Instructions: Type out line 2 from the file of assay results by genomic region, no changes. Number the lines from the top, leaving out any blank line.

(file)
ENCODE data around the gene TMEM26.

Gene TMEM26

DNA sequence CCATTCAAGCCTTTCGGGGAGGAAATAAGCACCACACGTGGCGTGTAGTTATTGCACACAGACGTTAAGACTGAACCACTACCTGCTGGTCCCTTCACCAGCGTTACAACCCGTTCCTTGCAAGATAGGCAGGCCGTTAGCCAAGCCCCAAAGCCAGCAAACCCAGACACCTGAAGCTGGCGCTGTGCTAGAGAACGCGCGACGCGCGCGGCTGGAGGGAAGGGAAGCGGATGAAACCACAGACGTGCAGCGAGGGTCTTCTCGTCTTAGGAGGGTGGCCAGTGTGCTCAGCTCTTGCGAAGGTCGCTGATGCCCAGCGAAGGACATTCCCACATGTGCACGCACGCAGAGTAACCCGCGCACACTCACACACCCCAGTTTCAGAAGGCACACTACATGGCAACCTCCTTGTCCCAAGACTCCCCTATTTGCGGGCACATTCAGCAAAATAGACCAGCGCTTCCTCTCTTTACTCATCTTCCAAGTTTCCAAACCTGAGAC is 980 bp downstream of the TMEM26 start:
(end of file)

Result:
Gene TMEM26